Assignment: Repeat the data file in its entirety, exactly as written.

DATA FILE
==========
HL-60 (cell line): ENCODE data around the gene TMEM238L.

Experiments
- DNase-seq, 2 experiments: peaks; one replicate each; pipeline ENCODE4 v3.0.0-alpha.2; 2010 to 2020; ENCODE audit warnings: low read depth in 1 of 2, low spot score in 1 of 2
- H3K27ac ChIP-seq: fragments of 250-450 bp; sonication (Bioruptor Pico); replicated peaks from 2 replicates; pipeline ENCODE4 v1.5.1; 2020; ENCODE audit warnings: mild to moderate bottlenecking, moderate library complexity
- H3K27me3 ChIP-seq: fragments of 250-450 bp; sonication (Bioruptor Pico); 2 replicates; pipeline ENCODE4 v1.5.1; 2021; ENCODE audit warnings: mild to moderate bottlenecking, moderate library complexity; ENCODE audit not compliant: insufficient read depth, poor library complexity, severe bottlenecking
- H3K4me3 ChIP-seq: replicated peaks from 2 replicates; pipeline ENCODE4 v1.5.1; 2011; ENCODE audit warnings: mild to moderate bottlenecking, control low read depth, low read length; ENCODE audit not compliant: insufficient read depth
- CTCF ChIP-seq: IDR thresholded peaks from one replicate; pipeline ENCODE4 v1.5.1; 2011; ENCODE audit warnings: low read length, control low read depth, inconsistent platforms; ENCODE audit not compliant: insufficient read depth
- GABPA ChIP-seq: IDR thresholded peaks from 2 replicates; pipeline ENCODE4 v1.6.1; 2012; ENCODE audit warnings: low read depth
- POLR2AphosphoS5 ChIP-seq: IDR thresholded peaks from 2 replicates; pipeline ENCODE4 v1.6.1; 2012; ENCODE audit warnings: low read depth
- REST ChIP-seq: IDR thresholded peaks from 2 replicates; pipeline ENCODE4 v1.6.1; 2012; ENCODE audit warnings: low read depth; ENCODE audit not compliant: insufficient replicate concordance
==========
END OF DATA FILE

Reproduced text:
HL-60 (cell line): ENCODE data around the gene TMEM238L.

Experiments
- DNase-seq, 2 experiments: peaks; one replicate each; pipeline ENCODE4 v3.0.0-alpha.2; 2010 to 2020; ENCODE audit warnings: low read depth in 1 of 2, low spot score in 1 of 2
- H3K27ac ChIP-seq: fragments of 250-450 bp; sonication (Bioruptor Pico); replicated peaks from 2 replicates; pipeline ENCODE4 v1.5.1; 2020; ENCODE audit warnings: mild to moderate bottlenecking, moderate library complexity
- H3K27me3 ChIP-seq: fragments of 250-450 bp; sonication (Bioruptor Pico); 2 replicates; pipeline ENCODE4 v1.5.1; 2021; ENCODE audit warnings: mild to moderate bottlenecking, moderate library complexity; ENCODE audit not compliant: insufficient read depth, poor library complexity, severe bottlenecking
- H3K4me3 ChIP-seq: replicated peaks from 2 replicates; pipeline ENCODE4 v1.5.1; 2011; ENCODE audit warnings: mild to moderate bottlenecking, control low read depth, low read length; ENCODE audit not compliant: insufficient read depth
- CTCF ChIP-seq: IDR thresholded peaks from one replicate; pipeline ENCODE4 v1.5.1; 2011; ENCODE audit warnings: low read length, control low read depth, inconsistent platforms; ENCODE audit not compliant: insufficient read depth
- GABPA ChIP-seq: IDR thresholded peaks from 2 replicates; pipeline ENCODE4 v1.6.1; 2012; ENCODE audit warnings: low read depth
- POLR2AphosphoS5 ChIP-seq: IDR thresholded peaks from 2 replicates; pipeline ENCODE4 v1.6.1; 2012; ENCODE audit warnings: low read depth
- REST ChIP-seq: IDR thresholded peaks from 2 replicates; pipeline ENCODE4 v1.6.1; 2012; ENCODE audit warnings: low read depth; ENCODE audit not compliant: insufficient replicate concordance